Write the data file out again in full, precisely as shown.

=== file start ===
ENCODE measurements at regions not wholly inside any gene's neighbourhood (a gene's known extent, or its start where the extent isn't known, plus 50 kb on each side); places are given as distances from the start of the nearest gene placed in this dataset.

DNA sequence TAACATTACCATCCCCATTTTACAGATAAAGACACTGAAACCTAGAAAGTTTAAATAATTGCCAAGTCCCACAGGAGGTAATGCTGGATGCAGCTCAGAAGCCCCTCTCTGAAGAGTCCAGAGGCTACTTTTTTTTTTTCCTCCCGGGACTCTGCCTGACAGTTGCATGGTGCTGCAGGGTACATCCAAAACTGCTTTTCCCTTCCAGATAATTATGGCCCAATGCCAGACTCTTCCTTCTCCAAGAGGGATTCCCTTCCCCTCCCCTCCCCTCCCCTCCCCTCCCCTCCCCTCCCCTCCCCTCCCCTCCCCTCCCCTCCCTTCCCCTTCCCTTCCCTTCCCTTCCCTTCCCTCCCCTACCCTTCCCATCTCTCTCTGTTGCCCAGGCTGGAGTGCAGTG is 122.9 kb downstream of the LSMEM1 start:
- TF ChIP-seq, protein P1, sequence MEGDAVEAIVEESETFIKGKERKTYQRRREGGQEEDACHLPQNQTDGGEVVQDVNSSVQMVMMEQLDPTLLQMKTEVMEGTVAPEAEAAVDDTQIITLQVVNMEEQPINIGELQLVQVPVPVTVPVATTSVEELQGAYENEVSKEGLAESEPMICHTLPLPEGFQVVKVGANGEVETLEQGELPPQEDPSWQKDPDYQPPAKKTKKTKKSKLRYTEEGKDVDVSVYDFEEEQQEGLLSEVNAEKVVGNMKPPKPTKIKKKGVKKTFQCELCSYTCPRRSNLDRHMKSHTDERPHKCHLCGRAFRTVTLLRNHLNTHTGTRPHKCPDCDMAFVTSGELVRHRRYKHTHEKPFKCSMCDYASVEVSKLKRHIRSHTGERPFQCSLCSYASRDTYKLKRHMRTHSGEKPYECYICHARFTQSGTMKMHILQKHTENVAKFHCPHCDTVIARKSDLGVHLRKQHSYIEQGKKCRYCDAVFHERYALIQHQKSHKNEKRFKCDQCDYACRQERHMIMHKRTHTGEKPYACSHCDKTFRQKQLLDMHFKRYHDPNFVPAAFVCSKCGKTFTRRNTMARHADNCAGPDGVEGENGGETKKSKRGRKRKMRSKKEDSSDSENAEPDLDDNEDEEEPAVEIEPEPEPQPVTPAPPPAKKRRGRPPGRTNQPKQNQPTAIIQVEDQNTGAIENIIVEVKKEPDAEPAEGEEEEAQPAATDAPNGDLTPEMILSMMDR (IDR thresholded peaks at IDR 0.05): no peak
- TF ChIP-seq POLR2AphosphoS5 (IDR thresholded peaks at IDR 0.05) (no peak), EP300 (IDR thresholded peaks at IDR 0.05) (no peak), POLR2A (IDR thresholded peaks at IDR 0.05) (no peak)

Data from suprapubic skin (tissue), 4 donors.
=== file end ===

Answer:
ENCODE measurements at regions not wholly inside any gene's neighbourhood (a gene's known extent, or its start where the extent isn't known, plus 50 kb on each side); places are given as distances from the start of the nearest gene placed in this dataset.

DNA sequence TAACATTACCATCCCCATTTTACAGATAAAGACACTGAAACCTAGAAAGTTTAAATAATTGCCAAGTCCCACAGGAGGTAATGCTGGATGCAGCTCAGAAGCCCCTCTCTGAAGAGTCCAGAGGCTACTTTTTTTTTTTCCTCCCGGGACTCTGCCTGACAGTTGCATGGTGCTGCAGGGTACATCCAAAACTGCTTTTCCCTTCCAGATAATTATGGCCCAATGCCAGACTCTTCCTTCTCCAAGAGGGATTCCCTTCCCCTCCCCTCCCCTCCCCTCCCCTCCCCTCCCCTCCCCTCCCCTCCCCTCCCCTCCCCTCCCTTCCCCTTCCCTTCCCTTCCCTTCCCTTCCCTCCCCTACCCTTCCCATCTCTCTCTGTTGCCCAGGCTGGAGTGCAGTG is 122.9 kb downstream of the LSMEM1 start:
- TF ChIP-seq, protein P1, sequence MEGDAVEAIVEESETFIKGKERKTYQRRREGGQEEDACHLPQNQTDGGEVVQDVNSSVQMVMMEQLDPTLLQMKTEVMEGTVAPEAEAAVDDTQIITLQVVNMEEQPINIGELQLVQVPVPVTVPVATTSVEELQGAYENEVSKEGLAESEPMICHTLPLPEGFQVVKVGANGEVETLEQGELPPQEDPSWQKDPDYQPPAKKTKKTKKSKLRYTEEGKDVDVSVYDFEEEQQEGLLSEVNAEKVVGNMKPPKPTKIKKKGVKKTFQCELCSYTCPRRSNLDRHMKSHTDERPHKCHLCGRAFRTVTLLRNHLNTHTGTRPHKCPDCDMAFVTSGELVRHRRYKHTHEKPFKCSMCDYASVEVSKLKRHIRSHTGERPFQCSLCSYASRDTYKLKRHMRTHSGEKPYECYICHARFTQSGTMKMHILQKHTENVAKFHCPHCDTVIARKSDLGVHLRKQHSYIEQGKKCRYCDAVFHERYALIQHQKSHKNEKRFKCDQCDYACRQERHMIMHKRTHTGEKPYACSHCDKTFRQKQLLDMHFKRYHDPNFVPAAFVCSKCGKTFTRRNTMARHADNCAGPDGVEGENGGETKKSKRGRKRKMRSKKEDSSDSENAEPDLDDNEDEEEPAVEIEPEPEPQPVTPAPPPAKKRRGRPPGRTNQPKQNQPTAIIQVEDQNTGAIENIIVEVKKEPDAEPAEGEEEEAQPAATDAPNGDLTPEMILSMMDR (IDR thresholded peaks at IDR 0.05): no peak
- TF ChIP-seq POLR2AphosphoS5 (IDR thresholded peaks at IDR 0.05) (no peak), EP300 (IDR thresholded peaks at IDR 0.05) (no peak), POLR2A (IDR thresholded peaks at IDR 0.05) (no peak)

Data from suprapubic skin (tissue), 4 donors.